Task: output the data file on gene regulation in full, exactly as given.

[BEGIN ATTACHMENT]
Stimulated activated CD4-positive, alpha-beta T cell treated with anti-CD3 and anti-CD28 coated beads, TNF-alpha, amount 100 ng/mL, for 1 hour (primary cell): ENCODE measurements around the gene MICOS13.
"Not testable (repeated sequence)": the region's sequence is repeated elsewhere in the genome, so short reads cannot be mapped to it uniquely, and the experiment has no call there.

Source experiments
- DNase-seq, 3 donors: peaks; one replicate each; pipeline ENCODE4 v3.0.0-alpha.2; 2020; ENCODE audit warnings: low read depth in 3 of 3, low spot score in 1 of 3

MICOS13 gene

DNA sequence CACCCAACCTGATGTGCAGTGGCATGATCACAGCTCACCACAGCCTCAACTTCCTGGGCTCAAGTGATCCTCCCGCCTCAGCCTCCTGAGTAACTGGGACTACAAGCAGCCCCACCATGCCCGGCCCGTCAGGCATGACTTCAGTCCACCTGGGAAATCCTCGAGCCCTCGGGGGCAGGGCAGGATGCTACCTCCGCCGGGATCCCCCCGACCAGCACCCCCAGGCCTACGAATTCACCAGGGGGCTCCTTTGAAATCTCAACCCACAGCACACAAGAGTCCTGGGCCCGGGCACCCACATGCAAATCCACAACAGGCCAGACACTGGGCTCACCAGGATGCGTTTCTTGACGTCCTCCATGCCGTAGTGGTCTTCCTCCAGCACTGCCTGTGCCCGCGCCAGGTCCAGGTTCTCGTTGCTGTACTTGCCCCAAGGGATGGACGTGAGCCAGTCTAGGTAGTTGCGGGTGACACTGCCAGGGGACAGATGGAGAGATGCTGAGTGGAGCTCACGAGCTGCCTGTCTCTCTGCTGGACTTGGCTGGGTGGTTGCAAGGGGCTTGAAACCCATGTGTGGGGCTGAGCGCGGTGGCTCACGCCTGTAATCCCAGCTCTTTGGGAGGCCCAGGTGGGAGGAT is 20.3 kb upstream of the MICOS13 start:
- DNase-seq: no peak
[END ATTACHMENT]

Stimulated activated CD4-positive, alpha-beta T cell treated with anti-CD3 and anti-CD28 coated beads, TNF-alpha, amount 100 ng/mL, for 1 hour (primary cell): ENCODE measurements around the gene MICOS13.
"Not testable (repeated sequence)": the region's sequence is repeated elsewhere in the genome, so short reads cannot be mapped to it uniquely, and the experiment has no call there.

Source experiments
- DNase-seq, 3 donors: peaks; one replicate each; pipeline ENCODE4 v3.0.0-alpha.2; 2020; ENCODE audit warnings: low read depth in 3 of 3, low spot score in 1 of 3

MICOS13 gene

DNA sequence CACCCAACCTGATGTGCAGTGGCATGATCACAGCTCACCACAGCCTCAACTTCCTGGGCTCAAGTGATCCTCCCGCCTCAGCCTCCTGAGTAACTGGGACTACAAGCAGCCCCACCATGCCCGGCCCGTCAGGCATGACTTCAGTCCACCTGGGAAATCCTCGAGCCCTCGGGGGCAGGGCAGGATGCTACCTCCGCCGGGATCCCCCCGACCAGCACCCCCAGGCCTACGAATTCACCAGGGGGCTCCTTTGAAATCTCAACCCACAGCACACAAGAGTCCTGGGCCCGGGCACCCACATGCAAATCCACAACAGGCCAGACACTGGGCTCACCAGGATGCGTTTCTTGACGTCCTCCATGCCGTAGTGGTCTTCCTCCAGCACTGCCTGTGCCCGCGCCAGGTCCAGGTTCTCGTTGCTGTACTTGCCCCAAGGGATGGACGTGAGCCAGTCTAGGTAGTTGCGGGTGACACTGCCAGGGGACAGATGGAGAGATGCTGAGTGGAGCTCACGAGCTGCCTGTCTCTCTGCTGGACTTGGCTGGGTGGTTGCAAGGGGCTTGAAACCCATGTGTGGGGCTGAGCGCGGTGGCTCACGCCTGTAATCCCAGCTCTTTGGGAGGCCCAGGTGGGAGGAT is 20.3 kb upstream of the MICOS13 start:
- DNase-seq: no peak